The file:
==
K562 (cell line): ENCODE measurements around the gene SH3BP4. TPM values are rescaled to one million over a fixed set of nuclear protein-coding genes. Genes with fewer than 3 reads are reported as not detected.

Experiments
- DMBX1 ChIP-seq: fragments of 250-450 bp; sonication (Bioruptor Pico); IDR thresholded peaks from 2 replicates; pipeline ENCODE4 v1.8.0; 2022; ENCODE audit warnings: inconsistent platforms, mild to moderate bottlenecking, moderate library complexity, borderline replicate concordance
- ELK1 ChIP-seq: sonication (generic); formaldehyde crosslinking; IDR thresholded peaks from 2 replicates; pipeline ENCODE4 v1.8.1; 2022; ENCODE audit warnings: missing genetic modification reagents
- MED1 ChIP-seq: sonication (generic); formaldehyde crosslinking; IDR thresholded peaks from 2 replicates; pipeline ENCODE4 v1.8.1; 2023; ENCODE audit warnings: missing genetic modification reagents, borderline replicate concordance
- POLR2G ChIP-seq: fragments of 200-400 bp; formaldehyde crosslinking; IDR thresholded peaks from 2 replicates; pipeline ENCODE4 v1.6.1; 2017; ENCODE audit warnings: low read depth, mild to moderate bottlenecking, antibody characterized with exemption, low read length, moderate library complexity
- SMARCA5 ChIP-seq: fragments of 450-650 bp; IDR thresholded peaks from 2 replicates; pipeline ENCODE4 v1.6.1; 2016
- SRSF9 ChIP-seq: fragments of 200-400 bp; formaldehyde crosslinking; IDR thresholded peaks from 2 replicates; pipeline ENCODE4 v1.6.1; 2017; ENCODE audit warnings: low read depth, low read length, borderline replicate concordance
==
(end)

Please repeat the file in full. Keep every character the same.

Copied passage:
K562 (cell line): ENCODE measurements around the gene SH3BP4. TPM values are rescaled to one million over a fixed set of nuclear protein-coding genes. Genes with fewer than 3 reads are reported as not detected.

Experiments
- DMBX1 ChIP-seq: fragments of 250-450 bp; sonication (Bioruptor Pico); IDR thresholded peaks from 2 replicates; pipeline ENCODE4 v1.8.0; 2022; ENCODE audit warnings: inconsistent platforms, mild to moderate bottlenecking, moderate library complexity, borderline replicate concordance
- ELK1 ChIP-seq: sonication (generic); formaldehyde crosslinking; IDR thresholded peaks from 2 replicates; pipeline ENCODE4 v1.8.1; 2022; ENCODE audit warnings: missing genetic modification reagents
- MED1 ChIP-seq: sonication (generic); formaldehyde crosslinking; IDR thresholded peaks from 2 replicates; pipeline ENCODE4 v1.8.1; 2023; ENCODE audit warnings: missing genetic modification reagents, borderline replicate concordance
- POLR2G ChIP-seq: fragments of 200-400 bp; formaldehyde crosslinking; IDR thresholded peaks from 2 replicates; pipeline ENCODE4 v1.6.1; 2017; ENCODE audit warnings: low read depth, mild to moderate bottlenecking, antibody characterized with exemption, low read length, moderate library complexity
- SMARCA5 ChIP-seq: fragments of 450-650 bp; IDR thresholded peaks from 2 replicates; pipeline ENCODE4 v1.6.1; 2016
- SRSF9 ChIP-seq: fragments of 200-400 bp; formaldehyde crosslinking; IDR thresholded peaks from 2 replicates; pipeline ENCODE4 v1.6.1; 2017; ENCODE audit warnings: low read depth, low read length, borderline replicate concordance